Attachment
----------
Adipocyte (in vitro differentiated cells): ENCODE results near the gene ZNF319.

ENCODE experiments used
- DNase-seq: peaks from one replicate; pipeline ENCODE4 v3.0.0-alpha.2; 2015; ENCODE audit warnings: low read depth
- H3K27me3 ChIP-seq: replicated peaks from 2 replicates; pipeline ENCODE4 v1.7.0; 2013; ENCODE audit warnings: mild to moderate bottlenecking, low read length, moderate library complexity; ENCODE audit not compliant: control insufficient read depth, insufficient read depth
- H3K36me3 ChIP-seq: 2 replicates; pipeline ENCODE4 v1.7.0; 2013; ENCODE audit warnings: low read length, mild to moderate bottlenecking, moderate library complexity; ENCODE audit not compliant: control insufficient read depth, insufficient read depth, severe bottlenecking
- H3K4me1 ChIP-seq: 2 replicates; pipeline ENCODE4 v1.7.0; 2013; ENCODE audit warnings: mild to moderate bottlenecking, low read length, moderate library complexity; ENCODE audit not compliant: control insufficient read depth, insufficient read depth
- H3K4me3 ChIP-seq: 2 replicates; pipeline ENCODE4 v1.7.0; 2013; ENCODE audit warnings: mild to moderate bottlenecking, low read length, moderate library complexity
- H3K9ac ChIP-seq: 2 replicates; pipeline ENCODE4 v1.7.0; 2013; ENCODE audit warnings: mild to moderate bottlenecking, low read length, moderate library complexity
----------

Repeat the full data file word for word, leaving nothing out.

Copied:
Adipocyte (in vitro differentiated cells): ENCODE results near the gene ZNF319.

ENCODE experiments used
- DNase-seq: peaks from one replicate; pipeline ENCODE4 v3.0.0-alpha.2; 2015; ENCODE audit warnings: low read depth
- H3K27me3 ChIP-seq: replicated peaks from 2 replicates; pipeline ENCODE4 v1.7.0; 2013; ENCODE audit warnings: mild to moderate bottlenecking, low read length, moderate library complexity; ENCODE audit not compliant: control insufficient read depth, insufficient read depth
- H3K36me3 ChIP-seq: 2 replicates; pipeline ENCODE4 v1.7.0; 2013; ENCODE audit warnings: low read length, mild to moderate bottlenecking, moderate library complexity; ENCODE audit not compliant: control insufficient read depth, insufficient read depth, severe bottlenecking
- H3K4me1 ChIP-seq: 2 replicates; pipeline ENCODE4 v1.7.0; 2013; ENCODE audit warnings: mild to moderate bottlenecking, low read length, moderate library complexity; ENCODE audit not compliant: control insufficient read depth, insufficient read depth
- H3K4me3 ChIP-seq: 2 replicates; pipeline ENCODE4 v1.7.0; 2013; ENCODE audit warnings: mild to moderate bottlenecking, low read length, moderate library complexity
- H3K9ac ChIP-seq: 2 replicates; pipeline ENCODE4 v1.7.0; 2013; ENCODE audit warnings: mild to moderate bottlenecking, low read length, moderate library complexity